Accounting and Tax

IRD compliance activity in relation to bright-line test

22 March 2019
3 min read

Inland Revenue is sending letters to taxpayers who have sold land that they have owned for less than two years. The letter suggests that unless the property was the taxpayer’s main home for 50% of the time they owned it, the taxpayer may need to pay tax on the sale proceeds. The letter includes a reminder that the due date for filing income tax returns was July 7 and the potential for penalties to apply if that filing deadline was not met. Inland Revenue is sending these letters directly to taxpayers regardless of whether they have a tax agent, such as Findex, preparing their tax returns.

The reference to owning land for less than two-years is alluding to the potential application of the bright-line test to the land sale. The bright-line test taxes a sale of residential land when the sale occurs within the bright-line period and the property sold is not the person’s “main home”. Up until 29 March 2018, the bright-line period was the two-year period beginning on the date the title to property was registered in a person’s name. A recent legislative amendment extended the bright-line period to five years for residential land acquired after 28 March 2018. Therefore, if a person enters an agreement to sell residential land within two-years (or five-years if the property was acquired after 28 March 2018) of the title to the property being registered in the person’s name, the proceeds could be taxable, if the land is not the person’s main home and no other exclusion applies.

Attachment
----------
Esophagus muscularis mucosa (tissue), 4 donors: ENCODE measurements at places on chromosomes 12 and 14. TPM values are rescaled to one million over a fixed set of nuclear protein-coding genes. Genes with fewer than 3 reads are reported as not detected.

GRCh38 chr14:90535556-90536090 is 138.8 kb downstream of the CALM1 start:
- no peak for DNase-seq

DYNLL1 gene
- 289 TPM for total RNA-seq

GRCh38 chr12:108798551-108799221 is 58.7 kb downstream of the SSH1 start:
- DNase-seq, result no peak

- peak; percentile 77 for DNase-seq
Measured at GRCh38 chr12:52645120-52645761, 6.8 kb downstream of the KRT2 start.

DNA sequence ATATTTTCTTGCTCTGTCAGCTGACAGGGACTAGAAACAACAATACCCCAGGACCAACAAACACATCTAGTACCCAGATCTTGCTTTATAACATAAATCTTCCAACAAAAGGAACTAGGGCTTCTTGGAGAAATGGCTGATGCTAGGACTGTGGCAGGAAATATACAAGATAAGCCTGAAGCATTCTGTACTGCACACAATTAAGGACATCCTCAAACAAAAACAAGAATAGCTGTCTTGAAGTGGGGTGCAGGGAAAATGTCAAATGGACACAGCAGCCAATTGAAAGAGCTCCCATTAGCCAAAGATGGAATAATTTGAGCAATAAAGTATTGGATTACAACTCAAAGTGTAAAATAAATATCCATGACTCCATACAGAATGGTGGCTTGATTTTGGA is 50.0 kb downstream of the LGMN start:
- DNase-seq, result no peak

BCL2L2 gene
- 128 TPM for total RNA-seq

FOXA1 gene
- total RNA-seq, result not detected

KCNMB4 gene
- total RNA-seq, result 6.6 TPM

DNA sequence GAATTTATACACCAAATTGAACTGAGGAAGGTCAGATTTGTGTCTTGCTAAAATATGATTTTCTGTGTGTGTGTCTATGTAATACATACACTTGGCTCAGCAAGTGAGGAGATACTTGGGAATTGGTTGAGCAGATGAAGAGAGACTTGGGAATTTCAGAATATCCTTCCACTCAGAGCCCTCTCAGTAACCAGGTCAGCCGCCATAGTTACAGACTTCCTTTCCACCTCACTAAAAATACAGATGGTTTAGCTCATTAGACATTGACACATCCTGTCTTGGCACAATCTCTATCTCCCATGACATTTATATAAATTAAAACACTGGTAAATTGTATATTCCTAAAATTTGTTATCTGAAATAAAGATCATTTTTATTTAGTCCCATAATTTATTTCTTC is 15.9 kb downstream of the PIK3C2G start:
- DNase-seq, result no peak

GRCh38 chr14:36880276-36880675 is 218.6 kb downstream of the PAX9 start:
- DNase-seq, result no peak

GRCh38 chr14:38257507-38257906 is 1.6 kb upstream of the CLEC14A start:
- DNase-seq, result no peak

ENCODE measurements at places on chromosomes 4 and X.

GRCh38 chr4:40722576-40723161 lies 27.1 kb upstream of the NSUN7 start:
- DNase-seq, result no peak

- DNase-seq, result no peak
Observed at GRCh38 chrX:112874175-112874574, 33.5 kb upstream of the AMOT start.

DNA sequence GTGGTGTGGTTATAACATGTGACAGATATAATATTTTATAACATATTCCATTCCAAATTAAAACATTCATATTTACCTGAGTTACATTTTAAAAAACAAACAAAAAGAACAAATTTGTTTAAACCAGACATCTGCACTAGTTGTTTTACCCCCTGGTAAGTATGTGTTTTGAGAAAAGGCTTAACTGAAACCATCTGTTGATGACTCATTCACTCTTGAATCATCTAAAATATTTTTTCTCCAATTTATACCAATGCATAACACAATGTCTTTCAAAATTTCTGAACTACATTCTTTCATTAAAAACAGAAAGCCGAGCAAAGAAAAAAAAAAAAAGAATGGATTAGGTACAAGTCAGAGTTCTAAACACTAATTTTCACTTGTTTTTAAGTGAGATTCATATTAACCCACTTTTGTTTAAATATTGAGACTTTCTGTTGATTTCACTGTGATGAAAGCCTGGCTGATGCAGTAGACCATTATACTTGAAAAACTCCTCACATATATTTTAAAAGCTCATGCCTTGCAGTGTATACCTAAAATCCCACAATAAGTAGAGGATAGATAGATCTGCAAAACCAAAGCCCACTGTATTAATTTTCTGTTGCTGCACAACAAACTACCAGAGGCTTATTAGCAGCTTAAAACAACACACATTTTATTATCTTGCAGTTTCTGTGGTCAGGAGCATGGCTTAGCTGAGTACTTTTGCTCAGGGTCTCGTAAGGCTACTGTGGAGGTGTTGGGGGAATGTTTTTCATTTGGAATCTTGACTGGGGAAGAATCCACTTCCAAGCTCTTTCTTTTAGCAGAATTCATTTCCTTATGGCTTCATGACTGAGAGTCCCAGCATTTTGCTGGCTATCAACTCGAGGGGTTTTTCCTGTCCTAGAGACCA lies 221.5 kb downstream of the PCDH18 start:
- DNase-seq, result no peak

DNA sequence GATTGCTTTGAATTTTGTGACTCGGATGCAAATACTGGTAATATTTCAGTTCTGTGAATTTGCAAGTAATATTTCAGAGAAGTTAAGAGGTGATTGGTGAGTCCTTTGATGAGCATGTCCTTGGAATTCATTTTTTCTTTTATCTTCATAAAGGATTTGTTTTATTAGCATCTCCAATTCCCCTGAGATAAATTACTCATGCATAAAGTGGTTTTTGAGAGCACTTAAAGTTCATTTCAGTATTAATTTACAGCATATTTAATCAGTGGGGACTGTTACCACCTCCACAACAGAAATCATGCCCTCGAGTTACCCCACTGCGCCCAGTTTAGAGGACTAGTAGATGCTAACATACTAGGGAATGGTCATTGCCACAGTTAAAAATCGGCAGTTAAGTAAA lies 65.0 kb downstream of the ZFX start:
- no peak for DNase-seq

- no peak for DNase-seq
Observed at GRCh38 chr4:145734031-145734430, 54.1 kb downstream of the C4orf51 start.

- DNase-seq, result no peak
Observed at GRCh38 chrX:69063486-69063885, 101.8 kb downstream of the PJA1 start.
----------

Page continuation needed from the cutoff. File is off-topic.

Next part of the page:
The bright-line test only applies to residential land. Inland Revenue is sending this letter to anyone that has sold land within two years of purchase regardless of the type of land involved. Taxpayers who have sold farmland and commercial buildings that are not subject to the bright-line have received this letter. Just because you have sold land within two years that is not your main home does not mean you are subject to tax. It must be residential land and no exclusion can apply.

Further, if you are a Findex client you should have the benefit of our extension of time arrangement with Inland Revenue for filing your tax return. The due date for your 2018 tax return will be 31 March 2019, not 7 July 2018.

If you receive one of these letters from Inland Revenue you should contact your Findex adviser, so we can assess whether your land sale does create a tax liability for you.